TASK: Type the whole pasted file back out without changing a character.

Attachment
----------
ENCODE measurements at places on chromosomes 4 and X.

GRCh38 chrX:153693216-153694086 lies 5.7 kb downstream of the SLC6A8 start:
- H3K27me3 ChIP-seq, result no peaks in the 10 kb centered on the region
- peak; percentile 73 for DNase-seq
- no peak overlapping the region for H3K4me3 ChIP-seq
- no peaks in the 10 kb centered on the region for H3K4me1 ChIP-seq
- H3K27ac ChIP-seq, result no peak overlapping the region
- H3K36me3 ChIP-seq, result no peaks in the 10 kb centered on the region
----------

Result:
ENCODE measurements at places on chromosomes 4 and X.

GRCh38 chrX:153693216-153694086 lies 5.7 kb downstream of the SLC6A8 start:
- H3K27me3 ChIP-seq, result no peaks in the 10 kb centered on the region
- peak; percentile 73 for DNase-seq
- no peak overlapping the region for H3K4me3 ChIP-seq
- no peaks in the 10 kb centered on the region for H3K4me1 ChIP-seq
- H3K27ac ChIP-seq, result no peak overlapping the region
- H3K36me3 ChIP-seq, result no peaks in the 10 kb centered on the region